Every family has its own sayings. Mine did and I’m sure yours did as well.
Grandad wouldn’t swear. If his old car wasn’t working the way he wanted he’d curse it by saying, ‘Bally car!’ (Pronounced ‘belly’). I think this is an old Irish word. Mum swore when something went wrong with, ‘Hell and bloody Tommy’. My oldest brother Tom didn’t like this and asked her why his name was used.
If I was cheeky or a bit naughty, she would call me ‘a little imp’. If we asked Dad where Mum was, he’d say, ‘She went mad and I shot her’. We would roll our eyes and understand that Dad just didn’t know where she was at that moment. One day when we were out on a Sunday drive, Dad stopped the car by a public convenience and said, ‘I’ve got to go to the la-la’. Slightly older sister and I had no clue what he was talking about until we saw him walk into the Men’s.
Both Mum and Dad lovely poetry and would quote little poem bites. Mum would say ‘Oh, my love is like a red, red rose, that’s newly sprung in June; Oh, my love is like a melody that’s sweetly played in June.’ When she saw a lovely grove of trees she would say, ‘I think that I shall never see a poem as lovely as a tree. A tree whose hungry mouth is pressed against the earth’s sweet flowing breast’. Dad would wake us in the morning pulling back the curtains and flooding our bedrooms with sunlight, happily saying, ‘Awake! For morning in the bowl of night has flung the stone that puts the stars to flight; and lo! The hunter in the East has caught the sultan’s turret in a noose of light’. ‘Go away, Dad’, we would moan burying our heads under our pillows.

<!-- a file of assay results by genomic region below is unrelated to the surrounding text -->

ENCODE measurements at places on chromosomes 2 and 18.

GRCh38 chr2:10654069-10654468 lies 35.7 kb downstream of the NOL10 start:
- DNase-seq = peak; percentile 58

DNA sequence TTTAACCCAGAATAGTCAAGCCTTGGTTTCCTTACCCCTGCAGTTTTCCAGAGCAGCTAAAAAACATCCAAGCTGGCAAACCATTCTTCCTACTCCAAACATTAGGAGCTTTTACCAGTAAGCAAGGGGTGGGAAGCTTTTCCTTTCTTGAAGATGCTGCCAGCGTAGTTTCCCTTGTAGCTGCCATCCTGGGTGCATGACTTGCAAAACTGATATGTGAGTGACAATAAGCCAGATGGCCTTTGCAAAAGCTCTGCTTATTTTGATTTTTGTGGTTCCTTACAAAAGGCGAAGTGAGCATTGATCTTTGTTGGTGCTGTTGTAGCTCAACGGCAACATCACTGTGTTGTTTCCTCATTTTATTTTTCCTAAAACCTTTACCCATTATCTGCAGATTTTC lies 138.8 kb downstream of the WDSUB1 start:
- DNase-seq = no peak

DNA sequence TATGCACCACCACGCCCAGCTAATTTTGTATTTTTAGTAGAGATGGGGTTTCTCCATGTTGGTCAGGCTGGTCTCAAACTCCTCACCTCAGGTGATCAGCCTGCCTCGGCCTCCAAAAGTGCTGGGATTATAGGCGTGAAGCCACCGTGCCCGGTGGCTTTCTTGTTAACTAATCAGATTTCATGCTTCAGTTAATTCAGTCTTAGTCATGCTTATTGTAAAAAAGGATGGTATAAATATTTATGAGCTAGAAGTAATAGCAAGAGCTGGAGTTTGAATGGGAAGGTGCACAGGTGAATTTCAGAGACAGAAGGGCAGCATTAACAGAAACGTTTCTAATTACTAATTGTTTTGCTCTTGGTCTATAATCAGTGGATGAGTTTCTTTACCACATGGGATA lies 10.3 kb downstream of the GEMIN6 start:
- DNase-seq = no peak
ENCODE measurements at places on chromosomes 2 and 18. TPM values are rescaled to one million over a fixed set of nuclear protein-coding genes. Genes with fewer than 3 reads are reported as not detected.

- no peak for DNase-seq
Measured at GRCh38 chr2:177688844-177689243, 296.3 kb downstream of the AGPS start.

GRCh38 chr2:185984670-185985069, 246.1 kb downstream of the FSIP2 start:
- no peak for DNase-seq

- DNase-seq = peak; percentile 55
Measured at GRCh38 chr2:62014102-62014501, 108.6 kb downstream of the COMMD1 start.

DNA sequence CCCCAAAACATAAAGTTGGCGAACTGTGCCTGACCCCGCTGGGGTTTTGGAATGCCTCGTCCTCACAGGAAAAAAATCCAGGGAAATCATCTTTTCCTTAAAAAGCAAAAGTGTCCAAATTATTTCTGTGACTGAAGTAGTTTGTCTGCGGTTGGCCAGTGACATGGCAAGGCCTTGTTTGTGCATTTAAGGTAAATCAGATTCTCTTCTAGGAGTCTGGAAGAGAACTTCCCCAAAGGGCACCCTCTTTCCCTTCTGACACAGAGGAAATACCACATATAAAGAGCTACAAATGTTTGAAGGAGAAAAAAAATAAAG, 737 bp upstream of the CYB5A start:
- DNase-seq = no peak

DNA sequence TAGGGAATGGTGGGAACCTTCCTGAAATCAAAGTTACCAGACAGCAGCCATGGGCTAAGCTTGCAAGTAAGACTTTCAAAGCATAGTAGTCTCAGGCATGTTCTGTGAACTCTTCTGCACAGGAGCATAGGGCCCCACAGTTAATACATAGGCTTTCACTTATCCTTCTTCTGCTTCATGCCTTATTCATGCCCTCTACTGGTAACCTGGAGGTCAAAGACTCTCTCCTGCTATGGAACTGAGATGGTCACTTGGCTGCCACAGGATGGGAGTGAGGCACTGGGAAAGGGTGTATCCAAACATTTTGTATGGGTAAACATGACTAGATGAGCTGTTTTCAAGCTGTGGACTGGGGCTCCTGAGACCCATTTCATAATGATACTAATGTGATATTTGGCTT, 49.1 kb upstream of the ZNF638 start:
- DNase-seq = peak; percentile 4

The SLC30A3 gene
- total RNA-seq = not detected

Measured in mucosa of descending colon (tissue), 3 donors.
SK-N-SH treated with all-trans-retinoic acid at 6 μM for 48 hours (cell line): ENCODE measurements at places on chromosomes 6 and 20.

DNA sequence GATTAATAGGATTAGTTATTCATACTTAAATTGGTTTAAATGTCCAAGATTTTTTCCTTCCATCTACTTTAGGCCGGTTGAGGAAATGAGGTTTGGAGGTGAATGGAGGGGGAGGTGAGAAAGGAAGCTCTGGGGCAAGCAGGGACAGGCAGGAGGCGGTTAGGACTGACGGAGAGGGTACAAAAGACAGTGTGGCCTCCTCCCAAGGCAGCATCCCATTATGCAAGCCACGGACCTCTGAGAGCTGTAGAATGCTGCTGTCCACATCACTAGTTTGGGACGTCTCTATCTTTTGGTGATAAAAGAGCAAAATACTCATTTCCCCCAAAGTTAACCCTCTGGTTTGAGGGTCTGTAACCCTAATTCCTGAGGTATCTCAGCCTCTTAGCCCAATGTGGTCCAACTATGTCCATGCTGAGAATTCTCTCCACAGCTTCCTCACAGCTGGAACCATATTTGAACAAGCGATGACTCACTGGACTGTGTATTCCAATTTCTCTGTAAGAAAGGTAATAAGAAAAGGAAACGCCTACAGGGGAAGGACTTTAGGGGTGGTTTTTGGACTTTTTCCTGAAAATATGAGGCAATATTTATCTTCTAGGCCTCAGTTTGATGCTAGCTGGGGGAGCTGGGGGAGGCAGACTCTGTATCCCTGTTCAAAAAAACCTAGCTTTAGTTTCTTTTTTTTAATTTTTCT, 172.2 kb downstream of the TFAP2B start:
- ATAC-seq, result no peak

Language was rich and expressive. We understood the intent behind it. Lots of it wouldn’t be allowed now-a-days. We got the message though if Mum or Dad were angry and we knew when it was time to make ourselves scarce. We also knew that we were loved.